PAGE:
OTTAWA (Reuters) - Canada said Thursday it plans to sell part of its government-owned nuclear technology business to big international companies or forge some kind of alliance with them to gain global reach.
Natural Resources Minister Lisa Raitt said she accepted the conclusions of an official review that said Atomic Energy of Canada Ltd (AECL) could not succeed in its current form.
The government will turn to big corporate players for alliances, such as taking an equity stake in the AECL’s Candu nuclear reactor division, merging with the division, or forming joint ventures on specific projects.
“We think that we can compete on a global scale but we need help getting to the globe in order to sell our reactors,” Raitt told a news conference.
The review by her department listed France’s Areva, Toshiba Corp’s Westinghouse and the U.S.-Japanese joint venture GE-Hitachi as the three vendors referred to most often.
It also named Japan’s Mitsubishi Heavy Industries and Russian state-owned Rosatom as significant industry players.
GE said the government was right to try to strengthen AECL’s competitiveness. “GE has supported Candu technology since the 1950s and we continue to see a solid future for the technology,” said company spokesman Dan Nelson.
Areva said partnerships have long been at the heart of its strategy. “We believe that this can be the beginning of a new stage in Canada’s long and successful nuclear history,” said Areva Canada President Armand Laferrere.
Raitt has engaged N.M. Rothschild & Sons to develop a restructuring plan to be presented to her in the autumn. David Leith, formerly of CIBC World Markets, will also advise the minister and work with Rothschild.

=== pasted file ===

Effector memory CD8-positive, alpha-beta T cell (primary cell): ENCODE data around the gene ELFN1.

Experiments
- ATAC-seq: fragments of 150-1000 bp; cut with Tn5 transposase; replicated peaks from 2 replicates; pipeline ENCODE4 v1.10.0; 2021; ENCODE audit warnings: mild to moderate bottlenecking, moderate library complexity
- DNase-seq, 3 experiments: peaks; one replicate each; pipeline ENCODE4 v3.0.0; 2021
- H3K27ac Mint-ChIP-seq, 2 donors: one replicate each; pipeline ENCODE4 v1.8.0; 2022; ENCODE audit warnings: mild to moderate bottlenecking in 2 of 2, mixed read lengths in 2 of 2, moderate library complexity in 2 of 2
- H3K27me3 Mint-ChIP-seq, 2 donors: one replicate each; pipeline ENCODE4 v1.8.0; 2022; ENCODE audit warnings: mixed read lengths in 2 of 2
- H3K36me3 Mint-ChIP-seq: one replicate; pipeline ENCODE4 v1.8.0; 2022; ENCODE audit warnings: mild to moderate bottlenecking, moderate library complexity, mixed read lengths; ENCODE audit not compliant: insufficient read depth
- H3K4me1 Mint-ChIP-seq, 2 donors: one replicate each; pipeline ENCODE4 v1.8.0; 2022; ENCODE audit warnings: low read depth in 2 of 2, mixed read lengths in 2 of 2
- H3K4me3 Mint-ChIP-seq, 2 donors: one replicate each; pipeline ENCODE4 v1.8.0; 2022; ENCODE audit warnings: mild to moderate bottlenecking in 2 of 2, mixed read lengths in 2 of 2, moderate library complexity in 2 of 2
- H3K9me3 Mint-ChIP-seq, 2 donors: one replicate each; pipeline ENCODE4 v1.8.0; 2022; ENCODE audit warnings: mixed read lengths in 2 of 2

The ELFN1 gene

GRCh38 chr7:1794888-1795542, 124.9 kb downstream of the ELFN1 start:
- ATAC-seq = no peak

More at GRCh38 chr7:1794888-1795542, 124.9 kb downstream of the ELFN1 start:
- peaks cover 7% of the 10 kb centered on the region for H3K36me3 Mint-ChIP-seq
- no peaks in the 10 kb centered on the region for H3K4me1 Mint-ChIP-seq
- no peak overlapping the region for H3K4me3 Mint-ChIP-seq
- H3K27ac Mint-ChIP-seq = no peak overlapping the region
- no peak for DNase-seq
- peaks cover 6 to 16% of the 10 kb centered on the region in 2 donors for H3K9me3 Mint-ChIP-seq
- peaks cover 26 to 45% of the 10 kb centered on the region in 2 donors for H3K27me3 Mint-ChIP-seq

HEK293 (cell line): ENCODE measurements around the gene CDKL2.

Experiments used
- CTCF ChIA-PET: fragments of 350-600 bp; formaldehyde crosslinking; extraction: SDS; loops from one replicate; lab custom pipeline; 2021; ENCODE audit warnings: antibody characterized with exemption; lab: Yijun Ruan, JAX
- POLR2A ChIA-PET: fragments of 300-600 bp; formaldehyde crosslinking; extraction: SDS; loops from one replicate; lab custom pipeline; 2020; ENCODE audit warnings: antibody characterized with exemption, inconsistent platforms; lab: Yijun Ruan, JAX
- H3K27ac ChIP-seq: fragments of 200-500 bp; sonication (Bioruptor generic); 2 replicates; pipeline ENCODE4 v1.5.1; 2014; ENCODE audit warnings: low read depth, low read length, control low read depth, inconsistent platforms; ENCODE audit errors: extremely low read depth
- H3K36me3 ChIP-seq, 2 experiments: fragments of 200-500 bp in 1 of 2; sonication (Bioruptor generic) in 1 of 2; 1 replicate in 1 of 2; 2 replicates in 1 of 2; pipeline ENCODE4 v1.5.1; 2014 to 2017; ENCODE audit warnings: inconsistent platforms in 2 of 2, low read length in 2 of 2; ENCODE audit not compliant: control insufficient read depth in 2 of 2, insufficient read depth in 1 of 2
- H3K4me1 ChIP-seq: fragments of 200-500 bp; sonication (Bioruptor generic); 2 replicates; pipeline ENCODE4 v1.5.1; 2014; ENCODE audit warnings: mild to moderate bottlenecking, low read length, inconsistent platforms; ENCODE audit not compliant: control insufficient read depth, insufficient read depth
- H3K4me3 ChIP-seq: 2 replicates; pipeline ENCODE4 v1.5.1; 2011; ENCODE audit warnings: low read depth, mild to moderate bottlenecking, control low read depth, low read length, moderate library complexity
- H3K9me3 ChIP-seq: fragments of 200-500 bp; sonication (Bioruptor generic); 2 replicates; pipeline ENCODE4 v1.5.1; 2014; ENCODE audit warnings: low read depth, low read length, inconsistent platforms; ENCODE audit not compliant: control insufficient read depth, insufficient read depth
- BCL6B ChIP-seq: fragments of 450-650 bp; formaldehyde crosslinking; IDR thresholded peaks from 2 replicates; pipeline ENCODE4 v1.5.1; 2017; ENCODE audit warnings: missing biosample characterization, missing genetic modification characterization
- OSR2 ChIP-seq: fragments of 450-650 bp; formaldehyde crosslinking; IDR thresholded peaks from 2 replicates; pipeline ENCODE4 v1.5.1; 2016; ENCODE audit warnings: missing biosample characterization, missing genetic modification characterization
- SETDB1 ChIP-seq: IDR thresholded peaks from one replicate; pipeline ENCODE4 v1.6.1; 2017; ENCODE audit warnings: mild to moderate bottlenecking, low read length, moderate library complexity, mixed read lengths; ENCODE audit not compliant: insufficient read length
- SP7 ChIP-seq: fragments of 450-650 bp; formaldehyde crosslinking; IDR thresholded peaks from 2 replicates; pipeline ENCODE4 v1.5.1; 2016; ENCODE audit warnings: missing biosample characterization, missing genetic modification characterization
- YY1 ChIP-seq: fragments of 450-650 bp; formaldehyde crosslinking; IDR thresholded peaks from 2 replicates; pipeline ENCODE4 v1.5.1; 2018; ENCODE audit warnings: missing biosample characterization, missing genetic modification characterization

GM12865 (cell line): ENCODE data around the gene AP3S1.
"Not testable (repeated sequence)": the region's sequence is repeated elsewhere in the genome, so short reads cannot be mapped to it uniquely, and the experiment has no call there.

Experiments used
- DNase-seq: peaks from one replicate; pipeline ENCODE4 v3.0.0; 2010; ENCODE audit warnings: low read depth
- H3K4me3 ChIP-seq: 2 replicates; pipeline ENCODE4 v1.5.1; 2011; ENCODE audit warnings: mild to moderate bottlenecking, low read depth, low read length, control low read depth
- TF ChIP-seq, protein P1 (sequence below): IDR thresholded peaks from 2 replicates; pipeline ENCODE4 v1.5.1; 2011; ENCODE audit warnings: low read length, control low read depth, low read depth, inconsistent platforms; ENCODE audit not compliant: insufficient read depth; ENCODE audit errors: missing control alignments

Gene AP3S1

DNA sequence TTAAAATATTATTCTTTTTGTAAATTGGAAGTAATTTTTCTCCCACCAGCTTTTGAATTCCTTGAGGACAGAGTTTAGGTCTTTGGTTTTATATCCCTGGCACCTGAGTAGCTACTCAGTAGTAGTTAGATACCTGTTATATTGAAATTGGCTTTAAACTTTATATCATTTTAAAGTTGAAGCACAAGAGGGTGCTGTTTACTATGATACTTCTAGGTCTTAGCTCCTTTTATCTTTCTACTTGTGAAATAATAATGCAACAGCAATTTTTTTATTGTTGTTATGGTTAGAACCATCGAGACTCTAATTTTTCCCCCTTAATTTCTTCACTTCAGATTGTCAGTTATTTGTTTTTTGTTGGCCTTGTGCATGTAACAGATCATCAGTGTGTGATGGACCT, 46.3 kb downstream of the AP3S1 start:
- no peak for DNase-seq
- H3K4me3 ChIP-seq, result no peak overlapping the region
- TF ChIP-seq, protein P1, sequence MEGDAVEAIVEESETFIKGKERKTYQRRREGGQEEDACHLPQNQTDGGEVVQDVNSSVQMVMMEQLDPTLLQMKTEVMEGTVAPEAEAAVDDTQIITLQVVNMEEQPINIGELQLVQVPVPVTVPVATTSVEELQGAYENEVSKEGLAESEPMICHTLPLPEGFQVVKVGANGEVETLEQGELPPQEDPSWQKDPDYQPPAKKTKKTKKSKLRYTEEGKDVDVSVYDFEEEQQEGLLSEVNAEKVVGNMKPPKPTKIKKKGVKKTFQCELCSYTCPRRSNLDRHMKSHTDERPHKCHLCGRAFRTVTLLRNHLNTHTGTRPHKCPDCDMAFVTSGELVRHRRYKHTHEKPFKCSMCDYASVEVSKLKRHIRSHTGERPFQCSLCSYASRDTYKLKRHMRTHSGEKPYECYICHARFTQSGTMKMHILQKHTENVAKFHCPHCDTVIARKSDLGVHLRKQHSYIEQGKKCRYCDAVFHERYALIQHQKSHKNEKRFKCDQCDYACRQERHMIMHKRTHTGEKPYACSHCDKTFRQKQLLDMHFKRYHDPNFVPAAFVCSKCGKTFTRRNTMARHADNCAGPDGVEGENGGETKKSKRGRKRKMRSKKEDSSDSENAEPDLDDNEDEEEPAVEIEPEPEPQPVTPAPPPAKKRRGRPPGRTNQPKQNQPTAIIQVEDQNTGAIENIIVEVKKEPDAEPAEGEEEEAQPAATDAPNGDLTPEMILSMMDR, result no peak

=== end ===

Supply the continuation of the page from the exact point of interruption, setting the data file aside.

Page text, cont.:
It was not decided if Canada would retain a minority or a majority stake in AECL’s reactor operations, and officials would not disclose how much such a sale might raise.
The Candu heavy-water technology represents almost 10 percent of reactor capacity around the globe, including all of Canada’s installed capacity, but 60-year-old AECL has struggled of late.
In particular it has got a black eye for problems at its Chalk River Nuclear Laboratories, which normally supplies about a third of the world’s medical isotopes, used to perform imaging tests.
It had to shut down briefly in 2007 and halted production of isotopes again in mid-May for at least three months because of a small leak of heavy water, used in the reaction process.
On a commercial basis, the shutdown is hurting Canada’s MDS Inc, which has an exclusive agreement to distribute Chalk River’s medical isotopes.
The departmental review, accepted by Raitt, recommended splitting off the research and technology division, which includes Chalk River. The government would continue to own that facility though a private company would operate it.
The government also announced Thursday the creation of an expert panel to review proposals from the private and public sectors for new sources of medical isotopes.
Opposition Liberal Member of Parliament David McGuinty said the Conservative government was trying to sell assets at a time when markets were down, but Raitt said the AECL plan was less about money from any sale than about trying to win new business during a period of nuclear resurgence.
Additional reporting by David Ljunggren in Ottawa, Scott Malone in Boston and Scott Haggett in Calgary; editing by Rob Wilson